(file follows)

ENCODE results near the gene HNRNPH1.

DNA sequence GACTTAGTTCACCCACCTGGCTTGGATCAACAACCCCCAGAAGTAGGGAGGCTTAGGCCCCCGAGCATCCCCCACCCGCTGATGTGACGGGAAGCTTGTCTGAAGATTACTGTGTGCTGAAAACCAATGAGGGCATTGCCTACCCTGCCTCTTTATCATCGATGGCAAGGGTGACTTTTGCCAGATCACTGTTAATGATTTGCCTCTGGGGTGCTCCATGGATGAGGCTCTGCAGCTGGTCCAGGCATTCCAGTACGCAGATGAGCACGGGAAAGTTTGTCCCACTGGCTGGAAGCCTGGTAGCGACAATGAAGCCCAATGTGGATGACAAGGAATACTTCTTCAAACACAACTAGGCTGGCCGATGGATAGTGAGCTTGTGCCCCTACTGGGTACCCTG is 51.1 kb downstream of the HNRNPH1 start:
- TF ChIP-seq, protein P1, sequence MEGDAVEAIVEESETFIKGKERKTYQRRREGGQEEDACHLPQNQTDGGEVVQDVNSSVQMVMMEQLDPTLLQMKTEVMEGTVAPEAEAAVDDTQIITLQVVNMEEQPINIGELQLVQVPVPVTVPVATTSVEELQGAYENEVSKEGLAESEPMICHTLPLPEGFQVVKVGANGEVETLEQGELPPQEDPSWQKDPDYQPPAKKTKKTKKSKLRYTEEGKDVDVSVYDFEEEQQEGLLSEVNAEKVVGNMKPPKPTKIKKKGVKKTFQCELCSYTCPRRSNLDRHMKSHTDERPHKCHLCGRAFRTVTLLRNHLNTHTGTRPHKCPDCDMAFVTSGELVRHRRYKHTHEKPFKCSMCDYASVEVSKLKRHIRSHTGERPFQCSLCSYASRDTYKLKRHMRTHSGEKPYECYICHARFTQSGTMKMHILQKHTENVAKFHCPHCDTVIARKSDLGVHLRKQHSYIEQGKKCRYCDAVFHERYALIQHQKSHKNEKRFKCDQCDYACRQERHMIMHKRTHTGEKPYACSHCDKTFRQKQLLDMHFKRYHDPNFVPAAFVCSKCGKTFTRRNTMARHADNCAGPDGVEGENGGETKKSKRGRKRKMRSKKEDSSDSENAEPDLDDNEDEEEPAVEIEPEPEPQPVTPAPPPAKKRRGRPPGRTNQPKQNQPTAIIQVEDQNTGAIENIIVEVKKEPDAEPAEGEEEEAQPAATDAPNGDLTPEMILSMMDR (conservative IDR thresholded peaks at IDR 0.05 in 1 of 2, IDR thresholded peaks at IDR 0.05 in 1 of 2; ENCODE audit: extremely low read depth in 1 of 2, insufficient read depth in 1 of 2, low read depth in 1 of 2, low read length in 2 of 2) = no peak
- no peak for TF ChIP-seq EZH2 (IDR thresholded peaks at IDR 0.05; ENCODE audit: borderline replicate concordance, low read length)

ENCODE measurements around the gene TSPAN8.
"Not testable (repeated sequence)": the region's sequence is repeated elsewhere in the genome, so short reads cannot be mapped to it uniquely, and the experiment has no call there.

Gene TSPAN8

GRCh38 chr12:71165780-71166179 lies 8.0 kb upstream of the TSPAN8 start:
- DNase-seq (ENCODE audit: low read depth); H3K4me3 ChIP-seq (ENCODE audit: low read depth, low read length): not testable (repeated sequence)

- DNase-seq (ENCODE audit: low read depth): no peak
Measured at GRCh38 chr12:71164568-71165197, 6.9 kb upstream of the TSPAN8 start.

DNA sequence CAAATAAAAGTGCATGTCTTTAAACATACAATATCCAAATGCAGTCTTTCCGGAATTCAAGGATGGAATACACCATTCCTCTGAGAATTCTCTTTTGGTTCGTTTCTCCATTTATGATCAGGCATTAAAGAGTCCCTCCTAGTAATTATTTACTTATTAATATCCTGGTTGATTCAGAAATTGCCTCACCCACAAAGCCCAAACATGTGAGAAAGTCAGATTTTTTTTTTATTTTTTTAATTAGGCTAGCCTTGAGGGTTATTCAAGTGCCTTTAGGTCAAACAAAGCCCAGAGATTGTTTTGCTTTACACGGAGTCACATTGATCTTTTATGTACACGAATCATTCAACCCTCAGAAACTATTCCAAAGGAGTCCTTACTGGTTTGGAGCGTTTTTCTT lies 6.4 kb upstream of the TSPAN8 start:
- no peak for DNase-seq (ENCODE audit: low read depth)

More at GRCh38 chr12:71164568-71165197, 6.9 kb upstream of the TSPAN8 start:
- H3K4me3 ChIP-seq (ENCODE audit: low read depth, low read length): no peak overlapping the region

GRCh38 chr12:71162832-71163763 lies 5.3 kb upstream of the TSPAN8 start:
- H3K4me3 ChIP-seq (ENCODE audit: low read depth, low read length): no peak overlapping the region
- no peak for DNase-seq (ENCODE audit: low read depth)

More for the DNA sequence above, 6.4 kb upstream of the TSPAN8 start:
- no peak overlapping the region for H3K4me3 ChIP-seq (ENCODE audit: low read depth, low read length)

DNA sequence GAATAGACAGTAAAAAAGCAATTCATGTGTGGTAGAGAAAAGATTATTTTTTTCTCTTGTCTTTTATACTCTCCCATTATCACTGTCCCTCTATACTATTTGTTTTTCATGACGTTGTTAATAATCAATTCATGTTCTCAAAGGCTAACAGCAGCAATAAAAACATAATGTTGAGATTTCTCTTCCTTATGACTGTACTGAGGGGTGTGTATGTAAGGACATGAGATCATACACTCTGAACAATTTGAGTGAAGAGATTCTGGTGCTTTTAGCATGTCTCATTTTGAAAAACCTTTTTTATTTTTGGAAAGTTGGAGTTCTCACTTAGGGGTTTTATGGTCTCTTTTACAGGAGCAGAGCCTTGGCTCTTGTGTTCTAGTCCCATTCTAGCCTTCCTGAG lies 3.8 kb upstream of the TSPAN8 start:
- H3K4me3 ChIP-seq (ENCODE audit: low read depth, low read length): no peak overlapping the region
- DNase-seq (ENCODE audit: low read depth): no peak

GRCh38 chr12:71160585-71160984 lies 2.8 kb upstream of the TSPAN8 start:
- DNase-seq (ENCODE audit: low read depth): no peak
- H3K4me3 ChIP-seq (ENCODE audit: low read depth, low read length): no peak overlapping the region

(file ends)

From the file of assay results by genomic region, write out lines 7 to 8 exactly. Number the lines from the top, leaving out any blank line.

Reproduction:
Gene TSPAN8

GRCh38 chr12:71165780-71166179 lies 8.0 kb upstream of the TSPAN8 start: